You are here
Fish for Lent: When inflation meets tradition
When local fishermen announced in February that the cost of Kingfish could be as much as $75 per pound, shoppers were not happy and I am sure at that price, they wondered if their Kingfish came with an actual crown.
Of course, it meant that as a fish lover happening to go through the post Carnival Lenten sacrifice, you would be definitely feeling some apprehension over how fish prices skyrocketed and contemplate asking your local bank for a small loan to cover your pot.
Getting your fish fix from fast food outlets proved to be harder on the pocket than missing a KFC Real Deal, for tilapia and shrimp combinations were going as high as $49 to $55 a meal. Alternatively, buying fresh fish would make any pescatarian bawl and wish they could bring back the ole time days, which I still remember well.
Growing up with my Tobago-born grandmother meant that every Friday and Good Friday, religiously, we ate fish. Her chosen catch was Kingfish, cut into steaks for the ‘fry and stew’ method or ‘dressed’ (gutted, gills removed and fins and tail trimmed) and left whole for stuffing.
But if things were lean that particular Easter, the runner up was a large tin of Canadian salmon, stewed with tomatoes, onions, chives and thyme and lovingly spooned over an austere combination boiled rice, provisions, plantains and peas with bitter greens like watercress.
Taking to social media to find out what consumers were doing to ease their Friday fish conundrum interestingly showed that the need to economise is winning over religion and tradition, and taste preferences ran a close second. Indeed, many were foregoing fish. Those who weren’t had intentions of cooking everything from barbecued pork to curried duck. Those who did chose tinned mackerel, followed closely by saltfish, tuna, salmon, snapper fillets and smoked herring. Interestingly, tinned salmon, that ever-faithful standby, was not a ready choice; but with a price tag of $31 to $35 for the large tin, it wasn’t difficult to see why.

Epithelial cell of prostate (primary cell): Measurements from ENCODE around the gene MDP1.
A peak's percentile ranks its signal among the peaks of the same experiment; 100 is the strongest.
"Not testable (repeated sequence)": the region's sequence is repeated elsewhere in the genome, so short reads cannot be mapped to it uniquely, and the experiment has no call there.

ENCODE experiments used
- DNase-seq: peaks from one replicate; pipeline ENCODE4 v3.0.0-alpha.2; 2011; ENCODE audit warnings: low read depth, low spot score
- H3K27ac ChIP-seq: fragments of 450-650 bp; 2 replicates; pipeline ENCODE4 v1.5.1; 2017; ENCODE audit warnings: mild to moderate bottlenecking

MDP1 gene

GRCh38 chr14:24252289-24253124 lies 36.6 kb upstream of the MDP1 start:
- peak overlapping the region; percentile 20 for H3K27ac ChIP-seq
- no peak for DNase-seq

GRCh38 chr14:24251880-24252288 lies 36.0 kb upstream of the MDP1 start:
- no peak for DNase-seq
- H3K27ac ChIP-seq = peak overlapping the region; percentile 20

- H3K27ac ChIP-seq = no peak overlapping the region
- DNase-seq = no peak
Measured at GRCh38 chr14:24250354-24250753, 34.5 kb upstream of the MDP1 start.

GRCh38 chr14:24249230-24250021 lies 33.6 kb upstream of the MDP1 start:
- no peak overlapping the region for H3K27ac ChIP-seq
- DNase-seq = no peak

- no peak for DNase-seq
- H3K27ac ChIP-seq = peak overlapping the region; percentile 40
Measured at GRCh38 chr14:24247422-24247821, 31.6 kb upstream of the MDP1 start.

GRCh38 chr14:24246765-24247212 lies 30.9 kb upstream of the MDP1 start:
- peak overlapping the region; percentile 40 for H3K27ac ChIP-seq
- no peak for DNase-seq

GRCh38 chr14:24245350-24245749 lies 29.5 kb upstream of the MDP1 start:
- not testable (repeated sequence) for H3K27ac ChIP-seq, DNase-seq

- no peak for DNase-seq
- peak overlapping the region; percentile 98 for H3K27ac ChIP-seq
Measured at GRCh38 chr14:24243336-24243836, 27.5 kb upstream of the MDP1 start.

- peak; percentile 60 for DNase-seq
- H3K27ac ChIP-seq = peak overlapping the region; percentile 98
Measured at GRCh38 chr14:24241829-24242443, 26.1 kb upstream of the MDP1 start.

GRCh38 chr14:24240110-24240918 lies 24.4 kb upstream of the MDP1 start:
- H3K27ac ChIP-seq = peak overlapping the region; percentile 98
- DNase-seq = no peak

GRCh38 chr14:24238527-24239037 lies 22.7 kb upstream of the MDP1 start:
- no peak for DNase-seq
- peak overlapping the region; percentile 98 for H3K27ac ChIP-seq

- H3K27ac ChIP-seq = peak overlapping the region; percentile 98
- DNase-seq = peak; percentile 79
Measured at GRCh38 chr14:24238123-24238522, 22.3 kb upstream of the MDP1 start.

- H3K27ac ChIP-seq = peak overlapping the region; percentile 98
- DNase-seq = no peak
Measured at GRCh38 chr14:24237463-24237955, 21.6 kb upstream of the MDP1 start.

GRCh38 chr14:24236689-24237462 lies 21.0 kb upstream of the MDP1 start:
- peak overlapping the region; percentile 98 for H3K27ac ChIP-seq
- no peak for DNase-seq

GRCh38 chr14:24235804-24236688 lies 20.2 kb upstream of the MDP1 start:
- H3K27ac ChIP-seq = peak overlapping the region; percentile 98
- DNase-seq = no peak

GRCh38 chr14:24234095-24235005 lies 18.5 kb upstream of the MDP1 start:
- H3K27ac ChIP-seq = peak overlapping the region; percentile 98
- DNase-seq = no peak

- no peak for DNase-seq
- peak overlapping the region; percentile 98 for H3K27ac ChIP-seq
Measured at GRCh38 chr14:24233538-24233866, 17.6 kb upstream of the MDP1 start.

“I always buy and freeze (fish) way before the prices go sky high. This year I may use tinned salmon but that and all is [censoring himself] expensive,” said Felix Padilla, the man behind the popular food blog Simply Trini Cooking. Many echoed his sentiments, except for Cheryl Lala, who made her intentions clear by choosing to have a ‘home cooked steak’ over fish for Good Friday, adding that she was not particularly religious, and as a youngster disliked the taste of fish and wasn’t too happy when KFC outlets would be closed on that day.
“But I enjoy cooking fish now as an adult,” she added cheekily.
Conversely, according to Tobago resident Bernadette Roberts (whose son is a fisherman), prices are comparatively lower over there and you’d be hard pressed to find someone paying more than $25 per pound. “All fish is $20 a pound in the country; sometimes it’s $25. But I heard that down in Pigeon Point it’s more like $40 to $50,” she said. And an even happier contender is Semoy Piggott, an avid cook and writer who gave huge props to her mother for bringing her a bountiful supply of fish from the sister isle for her Lenten lunch.
“Right now I can choose anything I need,” she said happily. “My mother brought dolphin, boneless red fish fillets and even smoked albacore. I have down to conch in the deep freezer—I can choose anything I need, and fish in Tobago was $25 and the smaller fish is $20. Depending on who you go by, they will also clean it for you, so I am good to go.”
So, when all is said and done, did tradition win over inflation? Well, it definitely depended on whom you asked, but it was a close race (or swim) to the finish line. Overall, there is no guilt about not having fish to eat on Good Friday due to shallow pockets, but many savvy shoppers made sure to ‘take in front’ to ensure their stash was within reach. Amusingly, fishermen have reported that sales were not so good, and the prices took a little dip (pun intended) and will continue to ebb and flow until the season ends.
And if you’re wondering what’s going into my pot, don’t worry. My memories of Granny’s Lenten cooking will continue to sustain me as I head to the supermarket to find myself some salt fish for a special Good Friday Buljol to satisfy my family’s piscine persuasions.
Happy Easter, everyone!